8. On the 24th October, 2014 a Notice of Removal was issued against and served on the applicant by the 2nd respondent attaching and placing under seizure certain property at 29 Willowvale Road, Harare.” (emphasis added).
The applicant did not state what action, if any, it took between 5 September and 24 October, 2014. Paragraph 9 of its affidavit makes reference to the removal of its assets. It did not state when those were removed from its premises. Paragraph 10 stated that the applicant filed an application with a view to having the award suspended. The impression it created was that the application was filed after 24 October, 2014 which is the date that the second respondent, according to it, served it with the Notice of Removal.
The applicant attached to its application Annexures C1 – 5. The annexures are its application for suspension of operation of an arbitral award. Its case number is LC/H/App/823/14. The application was made in terms of s 92E (3) of the Labour Act [Chapter 28:01] and r 34 of the Labour Court Civil Rules.
Whilst the application forms part of the papers which the applicant presented before the court, it does not appear to have been filed with the relevant court. It is not stamped with the Labour Court registrar’s date stamp. That stamp is, in the court’s view, prima facie evidence of a matter having been filed with the court. The absence of the stamp places a doubt in the mind of the court on whether or not the matter which the applicant alleged had been filed with the Labour Court had, indeed, been so filed.
Two matters assist the court in determining applications of the present nature. These are:-
- whether or not the application is urgent – and if it is
- whether or not the applicant treated it with the urgency which it deserved.
The applicant stated that the second respondent served upon it the Notice of Removal on 24 October, 2014. It did not state the date on which the goods were removed from its premises. It left that matter in abeyance, so to speak. It left the court in the dark on what could have occurred on the issue which pertained to the attachment and/or removal of its assets by the second respondent.
The court will, for argument’s sake, work with 24 October, 2014 as the date which it said the second respondent’s conduct was adverse to its interests. Going by that date, therefore, it is evident that the respondent remained inactive as regards what was threatening its business interests for some six days running. It gave no reasons for its inaction from 24 to 31, October 2014 when it filed the present application. Its conduct in this regard was not consistent with that of a person who saw any urgency in the matter which was before it. NDOU J, as he then was, made some succinct remarks on what urgency, in the manner that the rules of this court contemplate, means in Madzivanzira v Dexprint Investments (Pvt) Ltd & Anor 2002 (2) ZLR 316 (H). The learned judge said:-
“….for an application to be treated as urgent, not only must there be the danger of irreparable prejudice if the matter is not dealt with immediately but also the applicant must himself have treated the matter as one of urgency.”
The court associates itself with the learned judge’s abovementioned words of wisdom. The applicant was aware, as far back as September 2014, that the first respondent had successfully registered the arbitral award of 5 June, 2014 with the court. It was also aware, at the time, that the registration was aimed at the enforcement of the award. It knew, further, that once registered, as it was, the first respondent would likely move the court to have it enforced the challenges which it had mounted notwithstanding. For reasons which are known to itself, the applicant did nothing to ensure that enforcement of the award would not take place. Its application for stay of execution was only filed with the Labour Court on 30 October, 2014 and not earlier than the mentioned date. What it did in this regard is certainly not the conduct of a party which was desirous of protecting its interests from being adversely affected.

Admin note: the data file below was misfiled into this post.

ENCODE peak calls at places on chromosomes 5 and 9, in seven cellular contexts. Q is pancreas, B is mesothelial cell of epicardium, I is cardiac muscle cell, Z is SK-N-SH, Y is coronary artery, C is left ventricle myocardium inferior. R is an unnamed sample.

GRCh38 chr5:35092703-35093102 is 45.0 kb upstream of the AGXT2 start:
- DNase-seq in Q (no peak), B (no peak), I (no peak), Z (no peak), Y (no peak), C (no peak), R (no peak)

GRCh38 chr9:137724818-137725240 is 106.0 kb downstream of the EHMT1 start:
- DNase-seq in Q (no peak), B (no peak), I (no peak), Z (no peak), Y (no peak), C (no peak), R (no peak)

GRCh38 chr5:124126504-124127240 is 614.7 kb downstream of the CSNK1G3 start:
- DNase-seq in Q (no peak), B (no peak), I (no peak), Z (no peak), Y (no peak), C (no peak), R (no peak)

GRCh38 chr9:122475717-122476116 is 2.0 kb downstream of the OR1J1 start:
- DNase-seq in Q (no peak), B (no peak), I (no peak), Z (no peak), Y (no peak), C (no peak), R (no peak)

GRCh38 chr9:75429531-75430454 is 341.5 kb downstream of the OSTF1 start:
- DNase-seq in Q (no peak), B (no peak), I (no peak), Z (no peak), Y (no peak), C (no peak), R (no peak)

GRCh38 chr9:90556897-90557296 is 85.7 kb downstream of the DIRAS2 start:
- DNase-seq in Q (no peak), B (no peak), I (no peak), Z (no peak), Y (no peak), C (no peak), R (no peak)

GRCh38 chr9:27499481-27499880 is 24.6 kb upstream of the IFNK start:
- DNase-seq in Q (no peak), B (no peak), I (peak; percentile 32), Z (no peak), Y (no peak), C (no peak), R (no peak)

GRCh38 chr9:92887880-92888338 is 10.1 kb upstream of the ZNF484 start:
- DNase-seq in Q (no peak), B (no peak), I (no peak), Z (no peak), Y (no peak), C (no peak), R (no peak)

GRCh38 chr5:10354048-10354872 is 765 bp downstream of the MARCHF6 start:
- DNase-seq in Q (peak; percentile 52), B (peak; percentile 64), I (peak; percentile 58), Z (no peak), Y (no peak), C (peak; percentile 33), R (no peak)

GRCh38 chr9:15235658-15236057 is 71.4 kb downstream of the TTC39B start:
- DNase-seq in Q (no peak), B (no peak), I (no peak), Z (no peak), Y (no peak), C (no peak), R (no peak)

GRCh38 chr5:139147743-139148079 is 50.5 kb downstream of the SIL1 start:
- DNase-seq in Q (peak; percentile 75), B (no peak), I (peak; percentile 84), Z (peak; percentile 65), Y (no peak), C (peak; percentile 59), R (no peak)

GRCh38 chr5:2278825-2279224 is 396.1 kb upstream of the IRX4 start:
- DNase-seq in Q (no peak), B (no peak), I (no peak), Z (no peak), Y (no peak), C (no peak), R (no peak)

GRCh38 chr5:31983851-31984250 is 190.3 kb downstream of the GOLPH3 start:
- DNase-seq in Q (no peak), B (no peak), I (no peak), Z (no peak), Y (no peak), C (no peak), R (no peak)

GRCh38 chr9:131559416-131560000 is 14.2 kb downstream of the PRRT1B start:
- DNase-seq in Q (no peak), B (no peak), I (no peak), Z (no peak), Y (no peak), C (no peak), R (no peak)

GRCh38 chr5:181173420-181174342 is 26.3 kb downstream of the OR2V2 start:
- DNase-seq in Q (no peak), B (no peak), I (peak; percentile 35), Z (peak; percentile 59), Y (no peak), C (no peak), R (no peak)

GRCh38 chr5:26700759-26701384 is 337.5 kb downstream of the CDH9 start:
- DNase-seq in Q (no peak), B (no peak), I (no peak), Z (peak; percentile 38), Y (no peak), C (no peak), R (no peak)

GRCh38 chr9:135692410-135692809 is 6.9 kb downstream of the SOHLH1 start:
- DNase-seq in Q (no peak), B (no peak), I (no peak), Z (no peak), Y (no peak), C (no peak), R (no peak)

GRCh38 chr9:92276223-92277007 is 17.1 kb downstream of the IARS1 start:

A party which wants to protect its interests as the applicant would have the court believe would not have remained inactive to the threat which was about to occur to it. Such a party would not have waited from the beginning of September, to the end of October, 2014 before it asserted its rights. In casu, the applicant waited for the stated period before it applied to the Labour Court for stay of execution.
In the case of Independent Financial Service (Pvt) Ltd v Colshot Investments (Pvt) Ltd & Anor, 2003 (2) ZLR 494 this court stated in clear and unambigious terms that:-
“A matter cannot be deemed urgent simply because property has been attached.”
In casu, property was attached and the applicant was notified of that fact. It did nothing. After some days, the attached property was removed from the applicant’s premises. It was then that it cried foul and filed the present application. GOWORA J (as she then was) stated in Gwaranda v Johnson & Ors, 2005 (2) ZLR 161 that:-
“the existence of circumstances which may in their very nature be prejudicial to the applicant is not the only factor that a court has to take into account, time being of the essence in the sense that the applicant must exhibit urgency in the manner in which he has reacted to the event or the threat whatever it may be.”
The manner in which the applicant reacted to the event or threat does not, by way stretch of imagination, exhibit urgency.
The court remained satisfied that the applicant did not treat it’s case with any urgency when it realised, as far back as September, 2014 that its interests were under threat. It did not act or react to the obvious threat. The urgency which it said was present was nothing other than self-created urgency.
The court was, and still is, of the single view that the applicant’s application did not come anywhere near the concept of urgency which the rules contemplate. It is for the mentioned reasons, if for no other, that it dismissed the application.
Chibuwe & Associates Legal Practitioners, Applicant’s Legal Practitioners